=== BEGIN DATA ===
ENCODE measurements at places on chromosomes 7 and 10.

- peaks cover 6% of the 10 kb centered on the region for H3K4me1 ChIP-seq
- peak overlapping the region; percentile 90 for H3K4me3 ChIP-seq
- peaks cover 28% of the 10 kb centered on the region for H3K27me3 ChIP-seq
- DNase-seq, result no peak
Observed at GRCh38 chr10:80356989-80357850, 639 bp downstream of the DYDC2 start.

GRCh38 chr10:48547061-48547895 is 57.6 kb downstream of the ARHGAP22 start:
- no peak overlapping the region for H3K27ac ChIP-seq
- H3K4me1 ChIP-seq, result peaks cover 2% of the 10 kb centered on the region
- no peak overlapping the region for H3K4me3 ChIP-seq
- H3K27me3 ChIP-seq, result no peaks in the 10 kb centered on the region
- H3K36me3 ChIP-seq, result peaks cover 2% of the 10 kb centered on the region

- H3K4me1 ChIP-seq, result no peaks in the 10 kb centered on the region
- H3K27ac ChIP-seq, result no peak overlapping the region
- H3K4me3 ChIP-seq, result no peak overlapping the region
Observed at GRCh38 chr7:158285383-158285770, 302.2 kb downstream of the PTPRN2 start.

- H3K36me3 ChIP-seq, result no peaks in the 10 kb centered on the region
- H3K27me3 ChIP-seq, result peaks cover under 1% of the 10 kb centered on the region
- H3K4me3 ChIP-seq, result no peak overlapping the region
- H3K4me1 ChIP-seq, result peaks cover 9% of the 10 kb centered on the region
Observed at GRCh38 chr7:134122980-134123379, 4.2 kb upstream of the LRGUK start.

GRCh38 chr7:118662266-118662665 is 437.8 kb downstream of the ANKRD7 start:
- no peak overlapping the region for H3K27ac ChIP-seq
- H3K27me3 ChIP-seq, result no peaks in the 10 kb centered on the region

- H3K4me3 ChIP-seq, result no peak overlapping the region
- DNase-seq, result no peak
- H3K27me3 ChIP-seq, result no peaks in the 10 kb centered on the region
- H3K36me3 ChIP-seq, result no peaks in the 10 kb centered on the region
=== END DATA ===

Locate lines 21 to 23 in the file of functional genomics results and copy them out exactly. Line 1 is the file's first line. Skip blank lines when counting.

Observed at GRCh38 chr7:134122980-134123379, 4.2 kb upstream of the LRGUK start.

GRCh38 chr7:118662266-118662665 is 437.8 kb downstream of the ANKRD7 start:
- no peak overlapping the region for H3K27ac ChIP-seq